On Monday, the Haw River Assembly and Keely Wood Puricz filed suit in North Carolina state court, requesting the court to rule that North Carolina General Statute § 143B-293.2(a) is unconstitutional. North Carolina General Statute § 143B-293.2(a) specifies the appointment process for the North Carolina Mining and Energy Commission (NCMEC) of the Department of Environment and Natural Resources. The NCMEC is composed of five members appointed by the Governor and eight members appointed by the North Carolina General Assembly (NCGA).
Plaintiffs contend that the appointment process for the NCMEC is unconstitutional because it violates the separation of powers doctrine. Specifically, Plaintiffs argue that under the current system, the Governor’s authority is unduly usurped because the state’s legislative branch can appoint more members to the NCMEC than the executive branch.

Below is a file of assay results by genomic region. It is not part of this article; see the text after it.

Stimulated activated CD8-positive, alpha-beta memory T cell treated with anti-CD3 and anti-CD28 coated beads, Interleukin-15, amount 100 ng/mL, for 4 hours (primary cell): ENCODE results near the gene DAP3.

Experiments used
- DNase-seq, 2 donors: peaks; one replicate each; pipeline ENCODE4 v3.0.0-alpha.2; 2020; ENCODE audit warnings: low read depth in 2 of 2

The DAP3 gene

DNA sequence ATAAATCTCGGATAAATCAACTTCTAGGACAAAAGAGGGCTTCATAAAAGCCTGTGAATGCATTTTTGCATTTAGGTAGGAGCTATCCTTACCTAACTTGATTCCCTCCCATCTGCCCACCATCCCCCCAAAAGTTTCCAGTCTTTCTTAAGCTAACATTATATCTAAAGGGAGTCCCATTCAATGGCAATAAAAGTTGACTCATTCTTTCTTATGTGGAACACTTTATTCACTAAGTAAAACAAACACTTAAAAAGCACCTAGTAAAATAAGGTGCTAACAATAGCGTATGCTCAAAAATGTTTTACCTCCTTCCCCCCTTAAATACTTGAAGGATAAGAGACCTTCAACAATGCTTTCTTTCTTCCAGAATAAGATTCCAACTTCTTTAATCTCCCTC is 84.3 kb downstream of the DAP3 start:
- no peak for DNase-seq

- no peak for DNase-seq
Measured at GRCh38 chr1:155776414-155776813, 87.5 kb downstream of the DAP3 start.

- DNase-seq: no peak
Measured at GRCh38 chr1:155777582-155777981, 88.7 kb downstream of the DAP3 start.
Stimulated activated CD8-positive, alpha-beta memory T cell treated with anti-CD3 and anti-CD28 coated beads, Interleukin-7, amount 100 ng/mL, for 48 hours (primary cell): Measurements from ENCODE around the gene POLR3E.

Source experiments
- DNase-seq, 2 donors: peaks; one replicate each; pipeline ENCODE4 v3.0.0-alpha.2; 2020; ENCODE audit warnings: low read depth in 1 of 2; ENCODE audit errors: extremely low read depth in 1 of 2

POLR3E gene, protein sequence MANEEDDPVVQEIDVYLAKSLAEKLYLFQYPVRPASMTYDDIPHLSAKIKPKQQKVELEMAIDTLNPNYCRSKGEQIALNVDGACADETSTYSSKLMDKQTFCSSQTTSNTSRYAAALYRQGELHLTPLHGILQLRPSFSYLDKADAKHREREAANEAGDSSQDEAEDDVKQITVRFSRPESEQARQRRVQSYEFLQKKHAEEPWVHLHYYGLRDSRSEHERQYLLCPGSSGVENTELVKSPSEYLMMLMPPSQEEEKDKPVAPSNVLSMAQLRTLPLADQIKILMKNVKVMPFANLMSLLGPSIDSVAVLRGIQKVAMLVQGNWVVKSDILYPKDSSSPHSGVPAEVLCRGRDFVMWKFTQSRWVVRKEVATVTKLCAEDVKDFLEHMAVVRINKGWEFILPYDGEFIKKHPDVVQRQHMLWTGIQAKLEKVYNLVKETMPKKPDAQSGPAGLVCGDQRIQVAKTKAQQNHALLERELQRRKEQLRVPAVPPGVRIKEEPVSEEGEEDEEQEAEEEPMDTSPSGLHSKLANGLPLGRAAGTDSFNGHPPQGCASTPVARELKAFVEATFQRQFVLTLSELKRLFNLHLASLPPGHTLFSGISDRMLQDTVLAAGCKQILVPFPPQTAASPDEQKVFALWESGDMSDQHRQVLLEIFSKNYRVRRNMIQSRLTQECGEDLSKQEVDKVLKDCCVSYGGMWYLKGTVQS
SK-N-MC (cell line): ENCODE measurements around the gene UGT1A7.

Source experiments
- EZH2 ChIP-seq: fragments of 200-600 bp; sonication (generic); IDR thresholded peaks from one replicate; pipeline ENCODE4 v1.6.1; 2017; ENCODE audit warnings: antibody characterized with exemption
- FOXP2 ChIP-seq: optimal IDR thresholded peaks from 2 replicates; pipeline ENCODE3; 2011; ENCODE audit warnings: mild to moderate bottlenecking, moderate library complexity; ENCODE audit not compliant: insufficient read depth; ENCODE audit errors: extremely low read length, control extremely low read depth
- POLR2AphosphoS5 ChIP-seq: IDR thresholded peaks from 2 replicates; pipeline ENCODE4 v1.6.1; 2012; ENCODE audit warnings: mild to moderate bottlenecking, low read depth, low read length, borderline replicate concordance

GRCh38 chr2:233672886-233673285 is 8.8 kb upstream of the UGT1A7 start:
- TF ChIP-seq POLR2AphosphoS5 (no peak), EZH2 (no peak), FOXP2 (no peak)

According to Plaintiffs, the NCGA has influenced its appointees to support measures favorable to fracking supporters. Plaintiffs allege that the NCGA’s appointees travel to town hall meetings with legislators to promote the benefits of fracking.
Both plaintiffs allege that they will suffer irreparable damage if the current composition of the NCMEC persists because the NCGA’s appointees will draft rules in favor of fracking. Plaintiffs are requesting that the court not only declare that the NCMEC appointment process is unconstitutional, but that the court also declare that any actions by the NCGA’s appointees are null and void.
Read the complaint.
This post was written by Barclay Nicholson (firstname.lastname@example.org or 713 651 3662) and Johnjerica Hodge (email@example.com or 713 651 5698) from Norton Rose Fulbright's Energy Practice Group.